Facebook pixel GSEP Commemorates Juneteenth | Pepperdine University | Graduate School of Education and Psychology Skip to main content
Pepperdine | Graduate School of Education and Psychology

GSEP Commemorates Juneteenth

June 18, 2021  | 1 min read

Juneteenth is the oldest nationally celebrated commemoration of the ending of slavery in the United States. We acknowledge and celebrate this day as we continue to stay educated and committed to the ongoing fight against racism.

When the Emancipation Proclamation was issued by Abraham Lincoln on September 22, 1862, it was established that all enslaved people would be forever free. Unfortunately, this did not instantly free all slaves and only applied to those under Confederate control. On June 19, 1865, almost two years later, Union General Gordon Granger arrived in Texas with federal orders and proclaimed the emancipation of the last remaining enslaved people. From its Galveston, Texas, origin in 1865, the observance of June 19th as the African American Emancipation Day has spread across the United States and beyond.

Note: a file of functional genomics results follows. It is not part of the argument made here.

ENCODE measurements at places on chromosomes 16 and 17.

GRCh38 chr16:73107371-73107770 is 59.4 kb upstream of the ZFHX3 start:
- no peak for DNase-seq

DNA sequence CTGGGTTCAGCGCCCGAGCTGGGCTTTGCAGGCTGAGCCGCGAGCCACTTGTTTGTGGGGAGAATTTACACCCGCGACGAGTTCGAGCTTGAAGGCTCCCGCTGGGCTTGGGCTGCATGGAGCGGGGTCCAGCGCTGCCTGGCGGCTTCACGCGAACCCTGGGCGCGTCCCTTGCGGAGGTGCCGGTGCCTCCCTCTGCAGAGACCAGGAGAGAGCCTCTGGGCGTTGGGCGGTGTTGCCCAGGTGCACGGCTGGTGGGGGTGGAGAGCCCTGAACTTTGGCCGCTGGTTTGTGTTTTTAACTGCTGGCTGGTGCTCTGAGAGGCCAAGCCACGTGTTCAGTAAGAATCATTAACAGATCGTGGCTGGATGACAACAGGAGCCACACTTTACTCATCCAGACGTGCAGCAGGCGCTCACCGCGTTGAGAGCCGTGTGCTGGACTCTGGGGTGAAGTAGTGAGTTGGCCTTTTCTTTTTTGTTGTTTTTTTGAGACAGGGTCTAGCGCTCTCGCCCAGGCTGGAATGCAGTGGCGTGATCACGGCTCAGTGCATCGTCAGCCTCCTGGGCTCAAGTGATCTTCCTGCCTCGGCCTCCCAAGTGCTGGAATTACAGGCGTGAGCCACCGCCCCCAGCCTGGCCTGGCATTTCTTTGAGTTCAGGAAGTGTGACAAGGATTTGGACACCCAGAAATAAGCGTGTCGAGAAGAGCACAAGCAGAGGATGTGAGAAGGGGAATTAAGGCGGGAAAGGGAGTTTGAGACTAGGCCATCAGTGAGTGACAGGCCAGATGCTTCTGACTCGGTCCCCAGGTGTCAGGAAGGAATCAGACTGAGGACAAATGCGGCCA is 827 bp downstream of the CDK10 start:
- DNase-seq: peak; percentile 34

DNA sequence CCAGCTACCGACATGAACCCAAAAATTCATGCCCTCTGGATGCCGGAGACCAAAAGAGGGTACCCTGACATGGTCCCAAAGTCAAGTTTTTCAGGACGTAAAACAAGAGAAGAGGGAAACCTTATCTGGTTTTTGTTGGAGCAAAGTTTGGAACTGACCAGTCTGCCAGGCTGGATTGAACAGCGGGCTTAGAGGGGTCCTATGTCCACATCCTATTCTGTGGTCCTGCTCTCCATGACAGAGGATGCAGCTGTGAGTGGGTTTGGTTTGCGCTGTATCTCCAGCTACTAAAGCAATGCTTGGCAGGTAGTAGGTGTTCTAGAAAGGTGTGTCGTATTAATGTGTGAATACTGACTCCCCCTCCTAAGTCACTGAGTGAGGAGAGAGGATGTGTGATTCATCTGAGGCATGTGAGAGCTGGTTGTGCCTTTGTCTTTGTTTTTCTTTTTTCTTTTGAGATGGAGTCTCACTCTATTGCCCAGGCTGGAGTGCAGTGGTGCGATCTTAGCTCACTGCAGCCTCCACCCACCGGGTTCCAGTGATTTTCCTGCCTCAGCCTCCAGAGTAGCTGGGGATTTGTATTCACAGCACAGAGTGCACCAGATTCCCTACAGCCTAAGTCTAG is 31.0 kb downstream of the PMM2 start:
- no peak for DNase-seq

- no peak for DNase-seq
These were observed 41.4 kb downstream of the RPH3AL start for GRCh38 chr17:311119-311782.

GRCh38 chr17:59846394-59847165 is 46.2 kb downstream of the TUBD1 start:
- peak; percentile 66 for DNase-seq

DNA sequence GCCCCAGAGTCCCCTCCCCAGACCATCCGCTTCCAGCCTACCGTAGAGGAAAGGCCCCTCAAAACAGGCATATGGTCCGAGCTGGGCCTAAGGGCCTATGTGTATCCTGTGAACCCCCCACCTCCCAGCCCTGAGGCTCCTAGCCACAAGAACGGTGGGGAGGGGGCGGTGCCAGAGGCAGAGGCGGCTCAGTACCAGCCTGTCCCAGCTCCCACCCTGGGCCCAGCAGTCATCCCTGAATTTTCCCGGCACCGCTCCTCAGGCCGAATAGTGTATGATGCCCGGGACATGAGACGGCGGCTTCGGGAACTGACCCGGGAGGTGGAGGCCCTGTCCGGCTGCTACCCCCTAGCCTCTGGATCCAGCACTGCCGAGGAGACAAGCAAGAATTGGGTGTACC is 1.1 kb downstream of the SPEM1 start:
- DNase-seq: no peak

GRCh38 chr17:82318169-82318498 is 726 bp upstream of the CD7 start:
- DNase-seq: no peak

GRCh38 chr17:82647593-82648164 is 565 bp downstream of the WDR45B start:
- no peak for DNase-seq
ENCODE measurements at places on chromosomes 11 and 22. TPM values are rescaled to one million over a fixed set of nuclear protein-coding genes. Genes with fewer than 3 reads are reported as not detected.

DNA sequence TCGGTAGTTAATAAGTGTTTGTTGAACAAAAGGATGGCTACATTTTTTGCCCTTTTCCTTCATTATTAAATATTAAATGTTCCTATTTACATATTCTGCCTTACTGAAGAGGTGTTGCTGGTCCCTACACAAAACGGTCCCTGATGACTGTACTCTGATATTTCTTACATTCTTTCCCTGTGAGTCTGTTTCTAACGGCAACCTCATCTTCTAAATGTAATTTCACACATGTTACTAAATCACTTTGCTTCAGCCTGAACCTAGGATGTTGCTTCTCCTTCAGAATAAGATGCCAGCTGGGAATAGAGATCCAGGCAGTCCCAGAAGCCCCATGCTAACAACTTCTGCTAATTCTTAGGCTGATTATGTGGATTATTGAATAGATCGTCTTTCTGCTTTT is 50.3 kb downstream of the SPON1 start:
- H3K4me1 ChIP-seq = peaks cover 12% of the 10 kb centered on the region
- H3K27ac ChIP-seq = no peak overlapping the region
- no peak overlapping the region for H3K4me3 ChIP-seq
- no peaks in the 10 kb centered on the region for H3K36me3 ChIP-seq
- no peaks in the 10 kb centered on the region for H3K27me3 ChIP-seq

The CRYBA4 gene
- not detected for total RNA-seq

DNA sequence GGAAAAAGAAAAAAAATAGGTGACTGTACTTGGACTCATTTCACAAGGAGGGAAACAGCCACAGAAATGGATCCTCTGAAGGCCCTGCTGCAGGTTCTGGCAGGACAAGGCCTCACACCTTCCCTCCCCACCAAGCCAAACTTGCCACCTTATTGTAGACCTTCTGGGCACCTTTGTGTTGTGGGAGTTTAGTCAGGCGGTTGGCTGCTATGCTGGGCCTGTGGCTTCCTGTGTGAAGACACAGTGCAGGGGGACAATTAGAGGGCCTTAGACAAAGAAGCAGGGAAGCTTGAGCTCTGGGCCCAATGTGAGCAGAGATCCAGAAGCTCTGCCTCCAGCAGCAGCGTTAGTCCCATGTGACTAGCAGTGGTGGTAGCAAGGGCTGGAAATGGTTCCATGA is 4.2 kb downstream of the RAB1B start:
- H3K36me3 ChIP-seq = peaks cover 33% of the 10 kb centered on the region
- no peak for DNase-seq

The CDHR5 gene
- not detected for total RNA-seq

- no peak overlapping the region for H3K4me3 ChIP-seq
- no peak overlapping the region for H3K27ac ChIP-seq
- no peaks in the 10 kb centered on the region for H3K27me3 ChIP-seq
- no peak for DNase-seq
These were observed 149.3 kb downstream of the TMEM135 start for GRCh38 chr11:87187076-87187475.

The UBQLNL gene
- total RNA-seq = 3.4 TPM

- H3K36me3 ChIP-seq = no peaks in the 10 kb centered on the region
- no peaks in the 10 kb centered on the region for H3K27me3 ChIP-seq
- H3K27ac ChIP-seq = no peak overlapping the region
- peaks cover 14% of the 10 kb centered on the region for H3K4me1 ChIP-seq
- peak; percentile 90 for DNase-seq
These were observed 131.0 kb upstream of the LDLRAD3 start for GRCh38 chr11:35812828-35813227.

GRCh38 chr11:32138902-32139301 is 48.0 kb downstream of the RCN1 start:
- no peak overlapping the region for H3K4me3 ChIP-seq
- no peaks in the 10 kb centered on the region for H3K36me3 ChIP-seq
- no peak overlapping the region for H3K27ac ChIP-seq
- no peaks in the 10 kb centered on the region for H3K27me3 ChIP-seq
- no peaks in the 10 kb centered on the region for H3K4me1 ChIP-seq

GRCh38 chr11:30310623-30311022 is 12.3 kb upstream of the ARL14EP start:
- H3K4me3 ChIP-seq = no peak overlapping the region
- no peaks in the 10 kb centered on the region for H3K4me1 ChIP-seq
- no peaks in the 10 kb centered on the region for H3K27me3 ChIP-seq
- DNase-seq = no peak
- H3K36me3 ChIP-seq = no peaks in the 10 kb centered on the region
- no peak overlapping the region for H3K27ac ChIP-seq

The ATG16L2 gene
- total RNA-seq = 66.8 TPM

Today Juneteenth commemorates African American freedom and emphasizes education and achievement. It is a time for reflection and rejoicing. It is a time for assessment, self-improvement, and planning the future. We acknowledge and celebrate this day as we continue to stay educated and committed to the ongoing fight against racism. We’re committed to building a community that reflects the people we serve and acknowledge the period in our history that shaped and continues to influence society today.